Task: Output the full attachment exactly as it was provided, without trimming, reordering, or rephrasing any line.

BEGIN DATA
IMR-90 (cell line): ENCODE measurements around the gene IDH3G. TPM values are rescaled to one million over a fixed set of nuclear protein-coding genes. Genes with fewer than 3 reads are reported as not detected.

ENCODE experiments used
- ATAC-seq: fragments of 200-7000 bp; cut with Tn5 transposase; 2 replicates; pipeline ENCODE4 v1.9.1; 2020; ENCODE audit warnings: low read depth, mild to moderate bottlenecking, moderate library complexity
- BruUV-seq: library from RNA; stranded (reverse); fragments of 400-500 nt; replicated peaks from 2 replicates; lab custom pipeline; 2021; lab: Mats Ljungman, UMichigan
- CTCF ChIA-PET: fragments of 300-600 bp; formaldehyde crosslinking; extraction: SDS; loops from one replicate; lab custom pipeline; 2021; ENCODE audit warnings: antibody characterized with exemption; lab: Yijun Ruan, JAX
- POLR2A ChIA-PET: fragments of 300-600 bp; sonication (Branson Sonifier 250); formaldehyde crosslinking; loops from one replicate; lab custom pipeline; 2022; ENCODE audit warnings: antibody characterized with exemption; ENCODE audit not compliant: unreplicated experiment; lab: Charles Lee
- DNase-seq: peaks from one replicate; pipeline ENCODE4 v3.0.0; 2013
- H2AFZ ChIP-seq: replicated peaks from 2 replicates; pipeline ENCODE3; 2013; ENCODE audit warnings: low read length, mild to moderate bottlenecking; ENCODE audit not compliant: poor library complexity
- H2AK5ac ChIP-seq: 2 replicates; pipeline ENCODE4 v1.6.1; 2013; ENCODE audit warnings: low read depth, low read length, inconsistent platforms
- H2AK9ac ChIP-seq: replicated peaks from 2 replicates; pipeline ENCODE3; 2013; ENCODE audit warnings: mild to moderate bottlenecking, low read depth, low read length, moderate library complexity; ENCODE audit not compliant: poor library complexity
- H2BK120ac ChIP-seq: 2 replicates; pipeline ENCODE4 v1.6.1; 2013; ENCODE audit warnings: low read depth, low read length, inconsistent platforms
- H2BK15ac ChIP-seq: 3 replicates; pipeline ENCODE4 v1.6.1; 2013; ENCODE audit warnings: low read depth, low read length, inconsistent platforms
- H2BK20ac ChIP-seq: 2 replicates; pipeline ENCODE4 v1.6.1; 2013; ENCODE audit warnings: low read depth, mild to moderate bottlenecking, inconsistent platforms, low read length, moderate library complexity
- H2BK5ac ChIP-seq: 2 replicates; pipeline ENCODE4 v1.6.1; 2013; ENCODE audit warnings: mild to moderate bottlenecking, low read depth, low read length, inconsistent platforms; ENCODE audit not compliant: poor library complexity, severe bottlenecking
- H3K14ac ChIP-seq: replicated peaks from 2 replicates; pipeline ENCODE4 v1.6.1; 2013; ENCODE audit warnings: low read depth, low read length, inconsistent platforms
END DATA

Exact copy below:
IMR-90 (cell line): ENCODE measurements around the gene IDH3G. TPM values are rescaled to one million over a fixed set of nuclear protein-coding genes. Genes with fewer than 3 reads are reported as not detected.

ENCODE experiments used
- ATAC-seq: fragments of 200-7000 bp; cut with Tn5 transposase; 2 replicates; pipeline ENCODE4 v1.9.1; 2020; ENCODE audit warnings: low read depth, mild to moderate bottlenecking, moderate library complexity
- BruUV-seq: library from RNA; stranded (reverse); fragments of 400-500 nt; replicated peaks from 2 replicates; lab custom pipeline; 2021; lab: Mats Ljungman, UMichigan
- CTCF ChIA-PET: fragments of 300-600 bp; formaldehyde crosslinking; extraction: SDS; loops from one replicate; lab custom pipeline; 2021; ENCODE audit warnings: antibody characterized with exemption; lab: Yijun Ruan, JAX
- POLR2A ChIA-PET: fragments of 300-600 bp; sonication (Branson Sonifier 250); formaldehyde crosslinking; loops from one replicate; lab custom pipeline; 2022; ENCODE audit warnings: antibody characterized with exemption; ENCODE audit not compliant: unreplicated experiment; lab: Charles Lee
- DNase-seq: peaks from one replicate; pipeline ENCODE4 v3.0.0; 2013
- H2AFZ ChIP-seq: replicated peaks from 2 replicates; pipeline ENCODE3; 2013; ENCODE audit warnings: low read length, mild to moderate bottlenecking; ENCODE audit not compliant: poor library complexity
- H2AK5ac ChIP-seq: 2 replicates; pipeline ENCODE4 v1.6.1; 2013; ENCODE audit warnings: low read depth, low read length, inconsistent platforms
- H2AK9ac ChIP-seq: replicated peaks from 2 replicates; pipeline ENCODE3; 2013; ENCODE audit warnings: mild to moderate bottlenecking, low read depth, low read length, moderate library complexity; ENCODE audit not compliant: poor library complexity
- H2BK120ac ChIP-seq: 2 replicates; pipeline ENCODE4 v1.6.1; 2013; ENCODE audit warnings: low read depth, low read length, inconsistent platforms
- H2BK15ac ChIP-seq: 3 replicates; pipeline ENCODE4 v1.6.1; 2013; ENCODE audit warnings: low read depth, low read length, inconsistent platforms
- H2BK20ac ChIP-seq: 2 replicates; pipeline ENCODE4 v1.6.1; 2013; ENCODE audit warnings: low read depth, mild to moderate bottlenecking, inconsistent platforms, low read length, moderate library complexity
- H2BK5ac ChIP-seq: 2 replicates; pipeline ENCODE4 v1.6.1; 2013; ENCODE audit warnings: mild to moderate bottlenecking, low read depth, low read length, inconsistent platforms; ENCODE audit not compliant: poor library complexity, severe bottlenecking
- H3K14ac ChIP-seq: replicated peaks from 2 replicates; pipeline ENCODE4 v1.6.1; 2013; ENCODE audit warnings: low read depth, low read length, inconsistent platforms